Ansarul Islam: Burkina Faso’s Homegrown Menace

Ansarul Islam

Since 2016, armed groups linked to Al-Qaeda in the Islamic Maghreb (AQIM) and the Islamic State in the Greater Sahara (ISGS) have dramatically increased their presence in Burkina Faso. This kind of crisis is new for the country that was largely peaceful until three years ago. While the violence and insecurity has progressively spread across the country, the epicenter of abuse and insecurity remains the northern Sahel region. The predominant group in the region is the militant group Ansarul Islam (“Defenders of Islam”), which emerged near the Mali border in Dec 2016.

  • Jihadis, especially those linked to AQIM, have long operated in Burkina Faso and have recruited among various communities and carried out kidnapping operations near the Malian border in the north.
  • Jihadi attacks against civilians and Burkinabe security forces only began in earnest in 2017
  • Attacks against defense and security forces are on the rise, and the group’s capabilities now include the use of IEDs, likely trained and assisted by AQIM
  • Ansarul Islam is not ethnically based, but primarily made up of recruits from the Fulani and Rimaibé ethnicities
  • Le Monde reported that Ansarul Islam contained 200 members in 2018
  • On 20 Feb 2018, the US Department of State designated Ansarul Islam as a Specially Designated Global Terrorist (SDGT)
  • Ansarul has set off fighting between ethnic communities in the north, with the Mossi majority accusing Fulani herders of harbouring militants
  • Over 115,000 people are internally displaced and 11,000 people have fled Burkina Faso to neighboring countries. More than 1,000 schools in the affected areas have closed



No official affiliation, but Ansarul’s ties run deep


It not confirmed that Ansarul has pledged allegiance to either the Islamic State (IS) nor any Al-Qaeda affiliate. Given a lack of verifiable information on Ansarul Islam, its composition, and its ideological leanings, it remains difficult to assess the group’s objectives.Although Ansarul Islam is largely focused in Burkina Faso, its roots are deeply embedded in the conflict in Mali. The group was founded by Malam Ibrahim Dicko, a prominent Burkinabe scholar and jihadi. He rose to prominence for preaching radical Islam and memorialising the ancient kingdom of Djeelgodji – a powerful Fulani empire that the militant leader vowed to resurrect. Dicko was a close ally of Amadou Koufa, the leader of the al-Qaeda–aligned and Fulani-dominant Macina Liberation Front (MLF) militant group, which is now within the Mali-based al-Qaeda umbrella group JNIM, the Group in Support of Islam and Muslims. In mid-2017, Dicko died of reported natural causes and was replaced by his brother Jafar.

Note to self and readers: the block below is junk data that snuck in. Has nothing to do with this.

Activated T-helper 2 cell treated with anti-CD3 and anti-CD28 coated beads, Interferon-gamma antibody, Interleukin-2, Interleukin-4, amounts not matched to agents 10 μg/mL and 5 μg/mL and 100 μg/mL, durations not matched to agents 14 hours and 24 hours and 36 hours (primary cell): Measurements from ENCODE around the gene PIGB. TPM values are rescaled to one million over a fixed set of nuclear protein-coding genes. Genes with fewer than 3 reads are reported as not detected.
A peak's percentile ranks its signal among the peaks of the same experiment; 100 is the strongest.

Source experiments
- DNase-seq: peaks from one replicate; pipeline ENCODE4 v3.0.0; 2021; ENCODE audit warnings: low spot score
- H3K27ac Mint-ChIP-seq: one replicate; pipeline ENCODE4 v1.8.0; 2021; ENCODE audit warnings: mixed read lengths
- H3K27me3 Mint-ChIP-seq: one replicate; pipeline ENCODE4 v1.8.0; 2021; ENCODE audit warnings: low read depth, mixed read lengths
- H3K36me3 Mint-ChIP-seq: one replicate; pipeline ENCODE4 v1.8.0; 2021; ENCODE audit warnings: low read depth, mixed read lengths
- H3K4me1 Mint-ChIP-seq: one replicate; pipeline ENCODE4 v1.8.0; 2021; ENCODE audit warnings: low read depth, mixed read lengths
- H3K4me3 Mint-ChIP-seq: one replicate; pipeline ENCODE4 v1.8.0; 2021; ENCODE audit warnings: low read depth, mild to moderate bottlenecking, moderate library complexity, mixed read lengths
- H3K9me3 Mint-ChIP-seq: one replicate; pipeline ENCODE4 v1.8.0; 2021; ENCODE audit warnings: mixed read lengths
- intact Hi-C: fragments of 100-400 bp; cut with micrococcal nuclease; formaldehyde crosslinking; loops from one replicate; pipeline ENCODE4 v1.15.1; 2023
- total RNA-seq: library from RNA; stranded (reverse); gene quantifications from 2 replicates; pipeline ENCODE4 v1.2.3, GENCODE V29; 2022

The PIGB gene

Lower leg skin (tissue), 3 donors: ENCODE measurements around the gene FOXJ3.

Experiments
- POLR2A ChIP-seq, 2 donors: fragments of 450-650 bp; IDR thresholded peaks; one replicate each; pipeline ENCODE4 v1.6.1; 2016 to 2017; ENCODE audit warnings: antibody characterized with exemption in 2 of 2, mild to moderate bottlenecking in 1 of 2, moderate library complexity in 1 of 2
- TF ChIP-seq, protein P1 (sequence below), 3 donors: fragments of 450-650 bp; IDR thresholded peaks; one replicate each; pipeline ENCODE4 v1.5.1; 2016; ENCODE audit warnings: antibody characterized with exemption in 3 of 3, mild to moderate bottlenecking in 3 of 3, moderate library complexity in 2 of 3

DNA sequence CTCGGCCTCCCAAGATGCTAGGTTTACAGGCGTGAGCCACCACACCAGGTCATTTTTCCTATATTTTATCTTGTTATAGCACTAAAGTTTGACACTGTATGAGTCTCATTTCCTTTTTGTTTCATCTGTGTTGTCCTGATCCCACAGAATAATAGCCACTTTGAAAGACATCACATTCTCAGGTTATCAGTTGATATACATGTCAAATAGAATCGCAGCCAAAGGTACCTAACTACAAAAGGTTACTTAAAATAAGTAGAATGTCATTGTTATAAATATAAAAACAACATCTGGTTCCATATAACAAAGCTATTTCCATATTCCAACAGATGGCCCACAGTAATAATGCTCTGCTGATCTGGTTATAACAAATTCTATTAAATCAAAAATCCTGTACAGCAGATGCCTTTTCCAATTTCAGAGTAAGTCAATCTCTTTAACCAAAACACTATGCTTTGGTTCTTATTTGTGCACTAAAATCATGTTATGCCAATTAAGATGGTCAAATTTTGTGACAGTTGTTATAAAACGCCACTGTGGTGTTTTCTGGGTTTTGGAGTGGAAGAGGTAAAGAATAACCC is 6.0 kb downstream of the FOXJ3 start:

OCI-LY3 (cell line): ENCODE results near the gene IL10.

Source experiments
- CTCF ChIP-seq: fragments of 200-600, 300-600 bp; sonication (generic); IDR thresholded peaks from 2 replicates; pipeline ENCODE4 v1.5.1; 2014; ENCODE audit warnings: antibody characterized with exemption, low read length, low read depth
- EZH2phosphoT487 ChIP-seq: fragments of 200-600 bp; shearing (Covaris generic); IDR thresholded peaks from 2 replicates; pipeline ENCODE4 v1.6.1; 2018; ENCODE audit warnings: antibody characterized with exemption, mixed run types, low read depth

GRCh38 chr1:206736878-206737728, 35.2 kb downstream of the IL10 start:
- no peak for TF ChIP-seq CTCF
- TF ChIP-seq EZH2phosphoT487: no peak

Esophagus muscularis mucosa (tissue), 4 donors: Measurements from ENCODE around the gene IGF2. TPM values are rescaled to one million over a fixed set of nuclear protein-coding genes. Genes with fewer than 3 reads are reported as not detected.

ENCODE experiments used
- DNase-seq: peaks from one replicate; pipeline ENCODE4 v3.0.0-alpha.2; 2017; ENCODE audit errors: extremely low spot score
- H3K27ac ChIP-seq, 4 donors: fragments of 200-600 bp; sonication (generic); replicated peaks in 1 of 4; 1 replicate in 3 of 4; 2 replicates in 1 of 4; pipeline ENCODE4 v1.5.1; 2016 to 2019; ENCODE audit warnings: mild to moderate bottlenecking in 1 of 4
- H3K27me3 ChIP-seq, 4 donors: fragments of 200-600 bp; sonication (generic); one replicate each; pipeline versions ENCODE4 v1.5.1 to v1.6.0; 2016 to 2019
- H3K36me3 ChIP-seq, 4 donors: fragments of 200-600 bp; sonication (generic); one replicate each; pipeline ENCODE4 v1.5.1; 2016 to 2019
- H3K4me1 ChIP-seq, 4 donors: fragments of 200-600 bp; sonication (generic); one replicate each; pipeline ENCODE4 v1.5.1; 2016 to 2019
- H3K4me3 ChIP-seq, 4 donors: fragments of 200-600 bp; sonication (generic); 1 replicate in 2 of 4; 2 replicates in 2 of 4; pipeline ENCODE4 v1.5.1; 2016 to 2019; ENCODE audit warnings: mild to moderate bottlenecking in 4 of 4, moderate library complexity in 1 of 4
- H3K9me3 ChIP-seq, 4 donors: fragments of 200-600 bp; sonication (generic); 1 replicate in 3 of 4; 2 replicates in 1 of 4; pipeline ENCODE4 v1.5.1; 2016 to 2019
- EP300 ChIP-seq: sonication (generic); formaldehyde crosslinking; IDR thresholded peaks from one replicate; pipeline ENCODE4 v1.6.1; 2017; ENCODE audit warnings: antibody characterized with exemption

Compaoré’s Legacy and Ansarul

Burkina Faso did not experience any attacks attributed to jihadi groups until after the fall of the Blaise Compaoré regime. His presidency ended after a popular uprising in 2014 prevented him from extending his 27-year rule. The regime maintained what appeared to be strong lines of communication with jihadis and is known to have negotiated deals with the militant groups to prevent an insurgency in the country. In April 2015, six months after the downfall of the Compaoré regime, the first jihadi militant attacks occurred. Another consequence of the regime’s demise was the disbandment of the autonomous Regiment of Presidential Security (RSP), the Compaoré’s secret service. Officials were recently quoted by a Malian newspaper as saying that they intercepted a communication between an RSP fugitive and Ansarul Islam’s leader. The intercept confirmed the suspicion of the government that former RSP members are taking part in attacks by jihadists both in Mali and Burkina Faso.


The last line of defence

There is a sense of frustration on the streets of the capital Ouagadougou that the state’s response has not been decisive to combat this domestic threat. Until now, the government has been on its heels and often been more reactionary than preventative. The country’s security forces are widely considered among the weakest in Western Africa and the remote and isolated terrain of the Sahel often leaves them vulnerable. To strengthen its efforts, the government announced this month to withdraw its forces currently deployed abroad as part of peacekeeping missions, mostly in Mali. With 1,886 personnel deployed, this accounts for roughly one-fourth of the country’s defense forces. It will then reassign the returning soldiers to the fight against Ansarul Islam in the Sahel. 

This could not come too soon as the Ansarul network permits al-Qaeda’s regional networks more operating space inside the country, allowing for greater recruitment as well as possibly more opportunities to conduct additional large-scale terrorist attacks. There are also now grave concerns what the fall of Burkina to Ansarul and other groups could mean for security regionally. Bakary Sambe, the head of the Timbuktu Institute, recently told AFP that the upsurge in violence “seems to indicate that Burkina Faso is the last obstacle that these groups want to get over to reach the coast”. This would threaten Benin, Ghana and Togo that have so far been spared from the violence.

Image: Strategic Intelligence Service (link)

Disclaimer: The views and opinions expressed in this article are those of the authors and do not necessarily reflect the official policy or position of Grey Dynamics LTD.

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